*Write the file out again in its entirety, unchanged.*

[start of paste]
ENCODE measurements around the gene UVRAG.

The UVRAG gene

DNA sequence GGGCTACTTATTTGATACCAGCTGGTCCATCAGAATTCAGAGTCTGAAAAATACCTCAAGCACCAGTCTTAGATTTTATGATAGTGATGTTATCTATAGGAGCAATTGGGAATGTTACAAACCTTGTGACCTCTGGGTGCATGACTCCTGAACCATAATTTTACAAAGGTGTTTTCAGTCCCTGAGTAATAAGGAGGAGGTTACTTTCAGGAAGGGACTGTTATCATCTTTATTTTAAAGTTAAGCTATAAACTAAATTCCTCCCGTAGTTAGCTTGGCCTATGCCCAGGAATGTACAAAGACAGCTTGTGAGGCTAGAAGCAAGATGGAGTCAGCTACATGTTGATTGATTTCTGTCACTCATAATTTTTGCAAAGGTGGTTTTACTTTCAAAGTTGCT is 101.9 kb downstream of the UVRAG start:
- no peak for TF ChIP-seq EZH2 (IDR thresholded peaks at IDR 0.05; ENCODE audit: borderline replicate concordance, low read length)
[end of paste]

ENCODE measurements around the gene UVRAG.

The UVRAG gene

DNA sequence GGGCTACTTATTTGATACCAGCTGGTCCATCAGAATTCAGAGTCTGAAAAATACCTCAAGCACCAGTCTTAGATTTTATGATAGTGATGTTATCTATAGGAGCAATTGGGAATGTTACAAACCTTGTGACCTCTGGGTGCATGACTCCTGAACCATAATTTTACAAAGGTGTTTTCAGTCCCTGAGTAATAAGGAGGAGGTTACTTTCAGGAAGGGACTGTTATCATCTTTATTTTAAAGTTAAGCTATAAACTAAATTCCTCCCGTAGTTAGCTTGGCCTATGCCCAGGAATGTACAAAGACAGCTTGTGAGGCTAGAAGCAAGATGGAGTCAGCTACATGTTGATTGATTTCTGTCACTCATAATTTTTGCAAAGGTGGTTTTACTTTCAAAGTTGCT is 101.9 kb downstream of the UVRAG start:
- no peak for TF ChIP-seq EZH2 (IDR thresholded peaks at IDR 0.05; ENCODE audit: borderline replicate concordance, low read length)